Greg Mortenson & David Oliver Relin  --  Three Cups of Tea
  • The young men nowadays were emancipating themselves from the law and business and taking up all sorts of new things.
    Edith Wharton  --  The Age of Innocence
  • The light of day reassured me; I went and threw myself on the bed, without parting with the emancipating knife, which I concealed under my pillow.
    Alexandre Dumas  --  The Three Musketeers
  • Therefore every man has perfect freedom, provided he emancipates himself from mundane desires.
    Piper Kerman  --  Orange Is the New Black
  • 'If I were to recognize the Russian orthodox religion and emancipate the serfs, do you think Russia would come over to me?'
    Fyodor Dostoyevsky  --  The Idiot
  • Since he was emancipated from a nurse and a nursery-governess, he had had his rocking-horse removed to his own bedroom at the top of the house.
    D. H. Lawrence  --  The Rocking-Horse Winner
  • Emancipation was a salient issue for Union soldiers because it was controversial.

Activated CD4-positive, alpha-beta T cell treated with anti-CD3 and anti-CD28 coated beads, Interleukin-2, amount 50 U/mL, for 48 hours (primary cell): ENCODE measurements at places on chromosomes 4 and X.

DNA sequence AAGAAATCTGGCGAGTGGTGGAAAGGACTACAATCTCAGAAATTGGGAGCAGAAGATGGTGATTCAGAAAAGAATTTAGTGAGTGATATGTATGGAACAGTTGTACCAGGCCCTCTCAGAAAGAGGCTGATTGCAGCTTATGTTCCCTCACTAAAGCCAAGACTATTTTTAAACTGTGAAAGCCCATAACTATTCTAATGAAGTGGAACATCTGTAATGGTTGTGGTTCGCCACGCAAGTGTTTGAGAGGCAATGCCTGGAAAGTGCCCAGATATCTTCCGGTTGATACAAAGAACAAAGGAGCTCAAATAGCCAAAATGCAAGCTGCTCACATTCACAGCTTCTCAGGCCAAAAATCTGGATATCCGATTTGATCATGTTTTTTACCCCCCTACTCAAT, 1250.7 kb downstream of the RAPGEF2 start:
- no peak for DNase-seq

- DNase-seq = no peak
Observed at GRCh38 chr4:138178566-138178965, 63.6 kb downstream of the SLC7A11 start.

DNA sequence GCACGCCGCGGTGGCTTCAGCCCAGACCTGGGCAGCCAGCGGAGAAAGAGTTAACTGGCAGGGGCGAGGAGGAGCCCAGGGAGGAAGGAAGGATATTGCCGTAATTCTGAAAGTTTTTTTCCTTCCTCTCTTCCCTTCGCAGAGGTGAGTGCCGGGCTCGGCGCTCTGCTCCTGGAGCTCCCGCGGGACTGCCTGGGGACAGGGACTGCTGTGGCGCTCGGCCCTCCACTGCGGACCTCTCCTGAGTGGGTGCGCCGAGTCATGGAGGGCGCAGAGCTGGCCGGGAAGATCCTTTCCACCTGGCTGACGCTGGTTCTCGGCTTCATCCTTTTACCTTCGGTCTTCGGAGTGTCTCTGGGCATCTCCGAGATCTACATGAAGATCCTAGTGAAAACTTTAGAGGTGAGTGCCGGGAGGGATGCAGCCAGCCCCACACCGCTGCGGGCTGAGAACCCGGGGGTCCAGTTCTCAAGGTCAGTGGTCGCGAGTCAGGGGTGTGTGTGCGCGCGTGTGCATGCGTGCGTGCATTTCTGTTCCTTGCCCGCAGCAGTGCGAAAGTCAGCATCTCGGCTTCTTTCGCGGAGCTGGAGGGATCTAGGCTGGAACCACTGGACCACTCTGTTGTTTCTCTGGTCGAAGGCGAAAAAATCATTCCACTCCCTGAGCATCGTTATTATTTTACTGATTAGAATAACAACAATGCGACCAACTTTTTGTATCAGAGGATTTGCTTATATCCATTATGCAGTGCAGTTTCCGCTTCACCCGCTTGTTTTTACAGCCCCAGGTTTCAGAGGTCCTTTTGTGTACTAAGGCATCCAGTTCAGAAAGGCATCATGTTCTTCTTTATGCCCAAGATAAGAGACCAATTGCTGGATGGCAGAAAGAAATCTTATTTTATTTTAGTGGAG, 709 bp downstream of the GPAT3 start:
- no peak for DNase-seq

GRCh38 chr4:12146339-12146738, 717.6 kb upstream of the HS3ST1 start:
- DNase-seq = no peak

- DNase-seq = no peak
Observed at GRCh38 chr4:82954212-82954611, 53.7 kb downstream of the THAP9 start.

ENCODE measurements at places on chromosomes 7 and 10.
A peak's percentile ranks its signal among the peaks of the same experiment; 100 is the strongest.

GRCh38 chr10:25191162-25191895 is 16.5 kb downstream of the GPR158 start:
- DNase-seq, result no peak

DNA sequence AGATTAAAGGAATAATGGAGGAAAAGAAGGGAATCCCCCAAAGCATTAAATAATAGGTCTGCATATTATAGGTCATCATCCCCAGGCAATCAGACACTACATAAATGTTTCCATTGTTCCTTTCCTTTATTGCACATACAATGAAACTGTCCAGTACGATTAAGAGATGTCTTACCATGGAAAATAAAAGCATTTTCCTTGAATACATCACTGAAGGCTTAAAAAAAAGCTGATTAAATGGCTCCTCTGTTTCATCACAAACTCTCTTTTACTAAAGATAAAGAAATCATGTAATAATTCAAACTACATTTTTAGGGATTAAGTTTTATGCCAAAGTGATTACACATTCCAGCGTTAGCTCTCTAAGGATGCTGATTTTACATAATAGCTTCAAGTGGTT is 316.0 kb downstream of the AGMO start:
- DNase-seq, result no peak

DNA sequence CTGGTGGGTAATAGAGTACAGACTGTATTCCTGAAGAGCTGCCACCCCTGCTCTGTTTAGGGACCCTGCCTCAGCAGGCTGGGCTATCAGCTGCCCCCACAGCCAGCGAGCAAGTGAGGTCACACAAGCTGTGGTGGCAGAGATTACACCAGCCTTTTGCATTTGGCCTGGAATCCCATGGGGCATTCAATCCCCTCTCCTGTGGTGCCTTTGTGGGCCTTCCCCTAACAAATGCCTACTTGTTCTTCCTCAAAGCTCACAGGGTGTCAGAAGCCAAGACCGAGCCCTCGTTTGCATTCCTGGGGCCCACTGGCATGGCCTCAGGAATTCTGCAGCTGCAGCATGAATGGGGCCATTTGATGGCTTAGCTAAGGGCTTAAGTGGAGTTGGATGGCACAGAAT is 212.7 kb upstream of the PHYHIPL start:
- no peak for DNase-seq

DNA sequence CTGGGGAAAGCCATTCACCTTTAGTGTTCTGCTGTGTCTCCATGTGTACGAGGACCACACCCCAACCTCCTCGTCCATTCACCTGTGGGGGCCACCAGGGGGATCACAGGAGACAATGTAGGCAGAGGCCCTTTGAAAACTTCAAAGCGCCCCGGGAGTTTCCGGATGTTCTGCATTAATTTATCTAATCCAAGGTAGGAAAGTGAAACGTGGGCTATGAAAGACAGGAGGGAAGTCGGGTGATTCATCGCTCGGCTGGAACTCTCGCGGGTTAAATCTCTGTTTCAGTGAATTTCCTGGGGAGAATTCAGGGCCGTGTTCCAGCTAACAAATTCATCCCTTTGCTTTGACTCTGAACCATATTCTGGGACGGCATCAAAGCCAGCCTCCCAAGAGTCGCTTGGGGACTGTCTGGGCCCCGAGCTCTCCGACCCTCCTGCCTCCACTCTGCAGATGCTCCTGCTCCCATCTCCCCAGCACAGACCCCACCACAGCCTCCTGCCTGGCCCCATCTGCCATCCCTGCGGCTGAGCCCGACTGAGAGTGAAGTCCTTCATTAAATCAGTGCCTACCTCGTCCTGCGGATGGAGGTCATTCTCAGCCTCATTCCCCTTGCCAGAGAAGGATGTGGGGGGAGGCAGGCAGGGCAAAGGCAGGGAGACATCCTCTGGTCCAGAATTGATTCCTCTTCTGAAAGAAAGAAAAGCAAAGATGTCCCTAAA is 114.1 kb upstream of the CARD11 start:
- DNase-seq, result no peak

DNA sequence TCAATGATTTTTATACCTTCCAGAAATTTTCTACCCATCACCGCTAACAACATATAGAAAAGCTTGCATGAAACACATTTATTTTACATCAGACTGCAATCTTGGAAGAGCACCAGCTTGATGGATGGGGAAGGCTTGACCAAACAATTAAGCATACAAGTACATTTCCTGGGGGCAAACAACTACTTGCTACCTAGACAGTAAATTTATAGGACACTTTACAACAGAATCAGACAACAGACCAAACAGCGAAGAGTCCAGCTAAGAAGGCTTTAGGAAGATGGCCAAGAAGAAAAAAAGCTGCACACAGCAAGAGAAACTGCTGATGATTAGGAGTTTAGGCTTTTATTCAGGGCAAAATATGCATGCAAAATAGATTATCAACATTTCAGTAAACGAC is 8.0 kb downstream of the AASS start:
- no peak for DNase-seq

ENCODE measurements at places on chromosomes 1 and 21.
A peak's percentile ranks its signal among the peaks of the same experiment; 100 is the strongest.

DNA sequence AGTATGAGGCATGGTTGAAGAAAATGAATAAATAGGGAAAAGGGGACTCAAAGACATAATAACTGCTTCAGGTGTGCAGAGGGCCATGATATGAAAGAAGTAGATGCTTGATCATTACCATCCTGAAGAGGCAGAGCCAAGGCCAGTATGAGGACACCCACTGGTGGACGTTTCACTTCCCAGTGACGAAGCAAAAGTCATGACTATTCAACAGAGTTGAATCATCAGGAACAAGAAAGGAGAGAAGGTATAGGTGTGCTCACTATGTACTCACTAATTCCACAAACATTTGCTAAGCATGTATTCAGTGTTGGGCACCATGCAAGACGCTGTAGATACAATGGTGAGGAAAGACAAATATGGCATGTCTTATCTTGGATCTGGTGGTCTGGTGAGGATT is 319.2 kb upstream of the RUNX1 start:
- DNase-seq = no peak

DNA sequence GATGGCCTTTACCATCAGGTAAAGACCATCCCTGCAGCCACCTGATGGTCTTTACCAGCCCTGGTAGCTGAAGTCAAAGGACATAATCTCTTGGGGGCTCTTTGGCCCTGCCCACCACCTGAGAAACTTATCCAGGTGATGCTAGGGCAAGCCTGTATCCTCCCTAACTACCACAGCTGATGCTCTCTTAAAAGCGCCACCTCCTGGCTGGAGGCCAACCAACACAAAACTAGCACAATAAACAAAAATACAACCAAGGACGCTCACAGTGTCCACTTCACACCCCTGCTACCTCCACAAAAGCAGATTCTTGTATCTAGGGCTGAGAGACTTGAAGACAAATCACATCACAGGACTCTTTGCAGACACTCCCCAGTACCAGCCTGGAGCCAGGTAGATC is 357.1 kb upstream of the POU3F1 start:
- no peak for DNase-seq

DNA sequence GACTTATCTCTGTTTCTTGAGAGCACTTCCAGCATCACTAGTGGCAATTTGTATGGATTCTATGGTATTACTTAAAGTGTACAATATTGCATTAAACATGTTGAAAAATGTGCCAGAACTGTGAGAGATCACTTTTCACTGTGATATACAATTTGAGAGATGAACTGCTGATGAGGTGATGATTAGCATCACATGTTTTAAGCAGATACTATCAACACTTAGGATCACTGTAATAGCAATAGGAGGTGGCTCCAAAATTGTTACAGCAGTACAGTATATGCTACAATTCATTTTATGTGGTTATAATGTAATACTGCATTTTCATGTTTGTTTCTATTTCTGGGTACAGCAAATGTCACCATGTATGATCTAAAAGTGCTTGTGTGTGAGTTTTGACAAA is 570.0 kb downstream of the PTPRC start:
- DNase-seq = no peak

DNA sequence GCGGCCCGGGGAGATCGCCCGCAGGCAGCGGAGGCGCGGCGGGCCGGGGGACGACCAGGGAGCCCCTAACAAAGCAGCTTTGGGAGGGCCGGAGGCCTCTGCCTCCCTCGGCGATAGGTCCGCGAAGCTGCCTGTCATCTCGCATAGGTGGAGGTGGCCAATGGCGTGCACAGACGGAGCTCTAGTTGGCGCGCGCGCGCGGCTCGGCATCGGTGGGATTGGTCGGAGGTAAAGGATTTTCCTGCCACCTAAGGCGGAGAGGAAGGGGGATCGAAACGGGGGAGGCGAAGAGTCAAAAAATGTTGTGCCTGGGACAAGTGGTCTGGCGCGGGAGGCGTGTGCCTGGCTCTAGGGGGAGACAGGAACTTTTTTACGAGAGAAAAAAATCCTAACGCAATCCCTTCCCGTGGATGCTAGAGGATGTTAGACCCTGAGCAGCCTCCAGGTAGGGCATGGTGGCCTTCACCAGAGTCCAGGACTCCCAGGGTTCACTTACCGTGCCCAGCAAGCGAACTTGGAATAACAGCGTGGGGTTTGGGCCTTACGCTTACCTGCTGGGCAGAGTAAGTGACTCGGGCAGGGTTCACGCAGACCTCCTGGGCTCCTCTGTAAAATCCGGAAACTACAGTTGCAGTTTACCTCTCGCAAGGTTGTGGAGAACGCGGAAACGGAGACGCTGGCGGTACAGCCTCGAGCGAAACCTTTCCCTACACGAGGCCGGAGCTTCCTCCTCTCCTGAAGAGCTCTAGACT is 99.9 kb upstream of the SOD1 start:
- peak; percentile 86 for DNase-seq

James M. McPherson  --  What They Fought For - 1861-1865
  • (editor's note:  The suffix "-tion", converts a verb into a noun that denotes the action or result of the verb. Typically, there is a slight change in the ending of the root verb, as in action, education, and observation.)
  • They recognized that economic emancipation was the key to the racial solution.
    John Howard Griffin  --  Black Like Me
  • (editor's note:  The suffix "-tion", converts a verb into a noun that denotes the action or result of the verb. Typically, there is a slight change in the ending of the root verb, as in action, education, and observation.)